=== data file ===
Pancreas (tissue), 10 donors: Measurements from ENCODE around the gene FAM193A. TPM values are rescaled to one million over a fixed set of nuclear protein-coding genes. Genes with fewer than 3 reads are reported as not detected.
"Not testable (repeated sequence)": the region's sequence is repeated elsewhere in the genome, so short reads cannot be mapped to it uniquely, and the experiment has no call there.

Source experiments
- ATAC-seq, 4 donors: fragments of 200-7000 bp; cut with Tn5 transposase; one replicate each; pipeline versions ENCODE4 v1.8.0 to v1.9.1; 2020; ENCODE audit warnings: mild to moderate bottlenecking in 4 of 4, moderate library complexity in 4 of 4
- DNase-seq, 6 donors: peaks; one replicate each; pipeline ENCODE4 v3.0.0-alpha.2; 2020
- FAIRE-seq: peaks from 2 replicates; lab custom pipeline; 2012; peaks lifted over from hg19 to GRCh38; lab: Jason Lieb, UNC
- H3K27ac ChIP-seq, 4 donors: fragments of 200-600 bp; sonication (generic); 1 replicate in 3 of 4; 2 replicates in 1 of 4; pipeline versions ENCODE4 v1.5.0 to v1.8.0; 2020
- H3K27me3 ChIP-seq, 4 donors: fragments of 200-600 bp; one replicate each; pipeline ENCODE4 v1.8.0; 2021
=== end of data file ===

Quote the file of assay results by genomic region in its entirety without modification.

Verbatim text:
Pancreas (tissue), 10 donors: Measurements from ENCODE around the gene FAM193A. TPM values are rescaled to one million over a fixed set of nuclear protein-coding genes. Genes with fewer than 3 reads are reported as not detected.
"Not testable (repeated sequence)": the region's sequence is repeated elsewhere in the genome, so short reads cannot be mapped to it uniquely, and the experiment has no call there.

Source experiments
- ATAC-seq, 4 donors: fragments of 200-7000 bp; cut with Tn5 transposase; one replicate each; pipeline versions ENCODE4 v1.8.0 to v1.9.1; 2020; ENCODE audit warnings: mild to moderate bottlenecking in 4 of 4, moderate library complexity in 4 of 4
- DNase-seq, 6 donors: peaks; one replicate each; pipeline ENCODE4 v3.0.0-alpha.2; 2020
- FAIRE-seq: peaks from 2 replicates; lab custom pipeline; 2012; peaks lifted over from hg19 to GRCh38; lab: Jason Lieb, UNC
- H3K27ac ChIP-seq, 4 donors: fragments of 200-600 bp; sonication (generic); 1 replicate in 3 of 4; 2 replicates in 1 of 4; pipeline versions ENCODE4 v1.5.0 to v1.8.0; 2020
- H3K27me3 ChIP-seq, 4 donors: fragments of 200-600 bp; one replicate each; pipeline ENCODE4 v1.8.0; 2021